Monday, March 30, 2009

Where the Story Starts

Most stories start with an ‘Initial Situation’ or a depiction of the main character’s ordinary world, his home. Here the reader learns about the main character, his family situation, and any prophecies or forewarning about this character. This setting indicates the hero’s condition, the world in which they currently live. Valdimir Propp called it the ‘Initial Situation,’ and Joseph Campbell, the ‘Call to Adventure,’ which he says, ‘signifies that destiny has summoned the hero and transferred his spiritual center of gravity from within the pale of his society to a zone unknown.’

The Initial Situation also gives hint to the basic problem, or the main character’s lack, or a lack in his family or community. There may a coincidence or mistake that reveals a hidden secret or something amiss that the hero must be resolved. These mishaps are often an invitation to journey, the chance change -- whether it be to find new love, to solve a murder, to save the world, or to visit an altogether different world. Adventure calls promising change.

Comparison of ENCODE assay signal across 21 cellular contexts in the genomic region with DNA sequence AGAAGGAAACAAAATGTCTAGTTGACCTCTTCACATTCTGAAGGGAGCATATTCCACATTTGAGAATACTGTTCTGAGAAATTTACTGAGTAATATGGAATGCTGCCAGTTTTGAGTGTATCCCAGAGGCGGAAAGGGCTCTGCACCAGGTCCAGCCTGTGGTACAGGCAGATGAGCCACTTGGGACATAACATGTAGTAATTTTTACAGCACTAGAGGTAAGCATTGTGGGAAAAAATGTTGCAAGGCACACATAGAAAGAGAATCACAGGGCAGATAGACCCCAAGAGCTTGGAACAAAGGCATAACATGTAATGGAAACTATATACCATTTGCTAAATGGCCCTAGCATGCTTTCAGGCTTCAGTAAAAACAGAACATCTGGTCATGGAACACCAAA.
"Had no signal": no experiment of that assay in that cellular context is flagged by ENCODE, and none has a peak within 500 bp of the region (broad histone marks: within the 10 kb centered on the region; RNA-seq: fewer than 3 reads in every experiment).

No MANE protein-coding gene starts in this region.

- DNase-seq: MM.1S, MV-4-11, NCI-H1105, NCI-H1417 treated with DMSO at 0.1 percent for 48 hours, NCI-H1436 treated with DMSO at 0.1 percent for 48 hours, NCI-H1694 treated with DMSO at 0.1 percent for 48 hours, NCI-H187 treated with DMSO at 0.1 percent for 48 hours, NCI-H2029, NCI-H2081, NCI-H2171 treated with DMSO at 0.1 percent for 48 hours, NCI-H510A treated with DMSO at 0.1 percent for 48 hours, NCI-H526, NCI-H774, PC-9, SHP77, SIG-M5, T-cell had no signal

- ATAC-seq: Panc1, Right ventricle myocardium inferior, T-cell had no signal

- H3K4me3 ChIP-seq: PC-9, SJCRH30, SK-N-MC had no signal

With today’s fast-paced society, stories have also sped up. Opening scenes, first paragraphs and first chapters have to have a ‘hook,’ a dilemma or situation that grabs the reader's attention and pulls them into the story. Often this occurs in the character’s common world. In the various CSI television programs, it is the murder as it happens or the discovery of a body and then shortly the main character and his investigation team that serves as the initial situation and call to adventure.

Check it out. Think about TV shows or any book you’re reading. Can you identify the initial situation and the demand for change? It might be in the opening credits, an opening scene lasting a minute or less, it might be a sentence, a paragraph, or a whole chapter.

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